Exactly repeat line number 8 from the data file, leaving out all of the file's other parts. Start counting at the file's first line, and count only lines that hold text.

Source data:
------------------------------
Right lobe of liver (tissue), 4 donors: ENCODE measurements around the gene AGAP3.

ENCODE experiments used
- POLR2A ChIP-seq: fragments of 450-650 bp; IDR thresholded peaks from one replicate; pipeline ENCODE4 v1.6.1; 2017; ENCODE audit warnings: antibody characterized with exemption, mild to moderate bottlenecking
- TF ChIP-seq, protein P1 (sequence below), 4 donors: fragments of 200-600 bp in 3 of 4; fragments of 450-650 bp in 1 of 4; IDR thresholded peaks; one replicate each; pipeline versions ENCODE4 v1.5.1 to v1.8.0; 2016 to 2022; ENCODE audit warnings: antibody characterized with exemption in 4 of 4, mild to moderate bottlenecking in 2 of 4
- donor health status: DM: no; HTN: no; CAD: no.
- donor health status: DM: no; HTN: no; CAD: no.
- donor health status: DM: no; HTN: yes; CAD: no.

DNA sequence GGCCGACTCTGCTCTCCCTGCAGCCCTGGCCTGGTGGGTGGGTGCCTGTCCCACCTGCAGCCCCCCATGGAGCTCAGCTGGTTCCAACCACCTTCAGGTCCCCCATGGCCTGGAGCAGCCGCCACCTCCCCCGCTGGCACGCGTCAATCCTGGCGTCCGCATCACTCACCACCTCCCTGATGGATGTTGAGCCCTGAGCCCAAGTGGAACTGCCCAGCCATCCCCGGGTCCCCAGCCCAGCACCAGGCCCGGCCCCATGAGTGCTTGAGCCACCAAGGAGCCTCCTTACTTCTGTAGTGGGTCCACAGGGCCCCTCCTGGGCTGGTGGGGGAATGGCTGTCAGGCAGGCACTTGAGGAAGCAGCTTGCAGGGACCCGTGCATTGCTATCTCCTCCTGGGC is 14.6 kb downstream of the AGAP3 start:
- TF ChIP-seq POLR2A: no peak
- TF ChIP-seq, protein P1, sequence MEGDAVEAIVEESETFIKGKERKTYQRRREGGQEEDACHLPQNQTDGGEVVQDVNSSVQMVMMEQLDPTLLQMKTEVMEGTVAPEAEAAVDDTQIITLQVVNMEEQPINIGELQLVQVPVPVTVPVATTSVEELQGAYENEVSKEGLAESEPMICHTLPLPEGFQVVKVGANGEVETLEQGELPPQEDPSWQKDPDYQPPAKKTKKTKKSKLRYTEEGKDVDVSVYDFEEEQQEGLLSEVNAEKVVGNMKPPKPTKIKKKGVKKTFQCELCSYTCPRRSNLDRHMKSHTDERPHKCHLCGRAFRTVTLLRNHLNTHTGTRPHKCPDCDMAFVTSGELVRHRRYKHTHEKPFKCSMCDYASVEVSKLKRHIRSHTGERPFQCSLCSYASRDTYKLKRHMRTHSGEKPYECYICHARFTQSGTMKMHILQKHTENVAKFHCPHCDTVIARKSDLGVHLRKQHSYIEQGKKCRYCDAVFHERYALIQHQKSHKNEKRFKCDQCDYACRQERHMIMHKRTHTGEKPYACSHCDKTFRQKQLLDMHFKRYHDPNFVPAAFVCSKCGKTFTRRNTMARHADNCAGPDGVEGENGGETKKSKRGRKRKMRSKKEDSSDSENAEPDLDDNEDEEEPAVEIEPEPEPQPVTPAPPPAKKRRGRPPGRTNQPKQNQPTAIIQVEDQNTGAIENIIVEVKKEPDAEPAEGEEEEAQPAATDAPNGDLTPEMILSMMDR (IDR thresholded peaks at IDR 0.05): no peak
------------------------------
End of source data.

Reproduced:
DNA sequence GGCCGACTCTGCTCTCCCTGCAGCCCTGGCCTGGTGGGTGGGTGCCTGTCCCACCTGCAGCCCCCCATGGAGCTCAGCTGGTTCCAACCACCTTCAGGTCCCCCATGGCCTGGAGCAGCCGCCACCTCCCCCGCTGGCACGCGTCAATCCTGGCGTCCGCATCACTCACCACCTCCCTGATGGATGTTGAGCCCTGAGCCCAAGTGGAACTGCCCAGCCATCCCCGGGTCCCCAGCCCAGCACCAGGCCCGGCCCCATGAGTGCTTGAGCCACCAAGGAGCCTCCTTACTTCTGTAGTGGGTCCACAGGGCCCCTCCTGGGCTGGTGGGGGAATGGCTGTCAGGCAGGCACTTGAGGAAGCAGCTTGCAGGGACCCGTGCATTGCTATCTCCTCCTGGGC is 14.6 kb downstream of the AGAP3 start: